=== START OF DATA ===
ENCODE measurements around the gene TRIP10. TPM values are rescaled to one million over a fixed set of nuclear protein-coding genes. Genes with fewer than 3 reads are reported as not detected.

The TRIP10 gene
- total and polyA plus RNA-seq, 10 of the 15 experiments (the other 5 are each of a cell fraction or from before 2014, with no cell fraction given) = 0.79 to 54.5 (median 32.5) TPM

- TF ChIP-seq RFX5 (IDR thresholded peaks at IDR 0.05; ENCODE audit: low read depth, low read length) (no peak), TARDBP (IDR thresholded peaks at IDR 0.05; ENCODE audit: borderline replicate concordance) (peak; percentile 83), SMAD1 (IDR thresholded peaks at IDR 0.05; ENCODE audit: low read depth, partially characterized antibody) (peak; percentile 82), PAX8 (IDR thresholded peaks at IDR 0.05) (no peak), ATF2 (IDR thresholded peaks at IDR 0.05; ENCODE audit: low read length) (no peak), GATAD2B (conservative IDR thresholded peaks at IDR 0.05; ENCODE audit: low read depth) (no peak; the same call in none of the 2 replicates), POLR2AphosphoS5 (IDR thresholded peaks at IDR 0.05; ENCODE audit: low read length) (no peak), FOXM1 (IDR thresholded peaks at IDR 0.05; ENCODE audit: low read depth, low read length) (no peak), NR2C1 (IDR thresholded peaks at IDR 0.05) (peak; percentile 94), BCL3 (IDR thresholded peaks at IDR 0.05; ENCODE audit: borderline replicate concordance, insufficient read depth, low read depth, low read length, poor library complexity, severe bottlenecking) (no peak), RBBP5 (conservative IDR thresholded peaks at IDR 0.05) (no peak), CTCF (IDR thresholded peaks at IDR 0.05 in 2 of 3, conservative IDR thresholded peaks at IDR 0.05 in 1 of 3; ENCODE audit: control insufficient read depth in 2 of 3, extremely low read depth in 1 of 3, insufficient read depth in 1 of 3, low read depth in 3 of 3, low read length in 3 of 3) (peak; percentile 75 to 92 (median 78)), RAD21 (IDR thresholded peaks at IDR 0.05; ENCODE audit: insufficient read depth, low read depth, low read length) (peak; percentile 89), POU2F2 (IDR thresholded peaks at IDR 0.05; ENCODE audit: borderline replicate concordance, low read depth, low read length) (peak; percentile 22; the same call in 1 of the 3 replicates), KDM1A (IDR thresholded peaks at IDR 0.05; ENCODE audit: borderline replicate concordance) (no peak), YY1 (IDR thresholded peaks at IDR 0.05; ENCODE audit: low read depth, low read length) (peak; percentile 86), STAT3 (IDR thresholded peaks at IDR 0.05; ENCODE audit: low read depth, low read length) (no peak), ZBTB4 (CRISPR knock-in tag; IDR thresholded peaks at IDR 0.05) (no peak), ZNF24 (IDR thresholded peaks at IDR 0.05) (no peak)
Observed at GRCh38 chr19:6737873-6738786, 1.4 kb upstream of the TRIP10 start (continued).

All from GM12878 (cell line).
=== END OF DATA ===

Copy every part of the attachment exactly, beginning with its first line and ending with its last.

ENCODE measurements around the gene TRIP10. TPM values are rescaled to one million over a fixed set of nuclear protein-coding genes. Genes with fewer than 3 reads are reported as not detected.

The TRIP10 gene
- total and polyA plus RNA-seq, 10 of the 15 experiments (the other 5 are each of a cell fraction or from before 2014, with no cell fraction given) = 0.79 to 54.5 (median 32.5) TPM

- TF ChIP-seq RFX5 (IDR thresholded peaks at IDR 0.05; ENCODE audit: low read depth, low read length) (no peak), TARDBP (IDR thresholded peaks at IDR 0.05; ENCODE audit: borderline replicate concordance) (peak; percentile 83), SMAD1 (IDR thresholded peaks at IDR 0.05; ENCODE audit: low read depth, partially characterized antibody) (peak; percentile 82), PAX8 (IDR thresholded peaks at IDR 0.05) (no peak), ATF2 (IDR thresholded peaks at IDR 0.05; ENCODE audit: low read length) (no peak), GATAD2B (conservative IDR thresholded peaks at IDR 0.05; ENCODE audit: low read depth) (no peak; the same call in none of the 2 replicates), POLR2AphosphoS5 (IDR thresholded peaks at IDR 0.05; ENCODE audit: low read length) (no peak), FOXM1 (IDR thresholded peaks at IDR 0.05; ENCODE audit: low read depth, low read length) (no peak), NR2C1 (IDR thresholded peaks at IDR 0.05) (peak; percentile 94), BCL3 (IDR thresholded peaks at IDR 0.05; ENCODE audit: borderline replicate concordance, insufficient read depth, low read depth, low read length, poor library complexity, severe bottlenecking) (no peak), RBBP5 (conservative IDR thresholded peaks at IDR 0.05) (no peak), CTCF (IDR thresholded peaks at IDR 0.05 in 2 of 3, conservative IDR thresholded peaks at IDR 0.05 in 1 of 3; ENCODE audit: control insufficient read depth in 2 of 3, extremely low read depth in 1 of 3, insufficient read depth in 1 of 3, low read depth in 3 of 3, low read length in 3 of 3) (peak; percentile 75 to 92 (median 78)), RAD21 (IDR thresholded peaks at IDR 0.05; ENCODE audit: insufficient read depth, low read depth, low read length) (peak; percentile 89), POU2F2 (IDR thresholded peaks at IDR 0.05; ENCODE audit: borderline replicate concordance, low read depth, low read length) (peak; percentile 22; the same call in 1 of the 3 replicates), KDM1A (IDR thresholded peaks at IDR 0.05; ENCODE audit: borderline replicate concordance) (no peak), YY1 (IDR thresholded peaks at IDR 0.05; ENCODE audit: low read depth, low read length) (peak; percentile 86), STAT3 (IDR thresholded peaks at IDR 0.05; ENCODE audit: low read depth, low read length) (no peak), ZBTB4 (CRISPR knock-in tag; IDR thresholded peaks at IDR 0.05) (no peak), ZNF24 (IDR thresholded peaks at IDR 0.05) (no peak)
Observed at GRCh38 chr19:6737873-6738786, 1.4 kb upstream of the TRIP10 start (continued).

All from GM12878 (cell line).